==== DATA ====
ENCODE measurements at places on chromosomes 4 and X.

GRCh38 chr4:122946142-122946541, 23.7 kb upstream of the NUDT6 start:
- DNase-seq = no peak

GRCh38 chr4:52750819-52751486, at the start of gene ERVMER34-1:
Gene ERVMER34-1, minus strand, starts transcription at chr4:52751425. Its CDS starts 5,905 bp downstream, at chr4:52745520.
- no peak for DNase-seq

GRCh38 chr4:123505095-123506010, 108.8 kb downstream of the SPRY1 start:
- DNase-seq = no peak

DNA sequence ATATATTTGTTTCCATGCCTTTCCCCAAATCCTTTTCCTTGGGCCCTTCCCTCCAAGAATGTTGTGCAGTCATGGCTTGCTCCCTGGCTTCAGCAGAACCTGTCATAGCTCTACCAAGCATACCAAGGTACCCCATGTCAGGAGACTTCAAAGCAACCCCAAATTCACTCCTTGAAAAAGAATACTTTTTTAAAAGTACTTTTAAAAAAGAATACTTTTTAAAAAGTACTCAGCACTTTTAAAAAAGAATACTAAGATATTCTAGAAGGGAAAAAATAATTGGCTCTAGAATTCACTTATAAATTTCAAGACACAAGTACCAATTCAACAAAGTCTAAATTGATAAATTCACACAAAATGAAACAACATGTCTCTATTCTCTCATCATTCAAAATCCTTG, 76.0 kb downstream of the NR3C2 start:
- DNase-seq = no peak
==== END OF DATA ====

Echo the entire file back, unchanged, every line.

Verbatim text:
ENCODE measurements at places on chromosomes 4 and X.

GRCh38 chr4:122946142-122946541, 23.7 kb upstream of the NUDT6 start:
- DNase-seq = no peak

GRCh38 chr4:52750819-52751486, at the start of gene ERVMER34-1:
Gene ERVMER34-1, minus strand, starts transcription at chr4:52751425. Its CDS starts 5,905 bp downstream, at chr4:52745520.
- no peak for DNase-seq

GRCh38 chr4:123505095-123506010, 108.8 kb downstream of the SPRY1 start:
- DNase-seq = no peak

DNA sequence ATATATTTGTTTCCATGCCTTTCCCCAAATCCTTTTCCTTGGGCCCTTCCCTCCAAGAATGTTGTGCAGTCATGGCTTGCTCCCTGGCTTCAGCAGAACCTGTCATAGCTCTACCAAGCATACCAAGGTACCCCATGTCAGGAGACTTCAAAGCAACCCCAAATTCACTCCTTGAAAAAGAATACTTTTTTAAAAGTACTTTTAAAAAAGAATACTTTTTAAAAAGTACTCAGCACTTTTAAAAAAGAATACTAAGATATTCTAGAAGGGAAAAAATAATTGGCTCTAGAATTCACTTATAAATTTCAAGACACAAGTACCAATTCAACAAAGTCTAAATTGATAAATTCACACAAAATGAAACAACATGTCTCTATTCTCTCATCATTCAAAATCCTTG, 76.0 kb downstream of the NR3C2 start:
- DNase-seq = no peak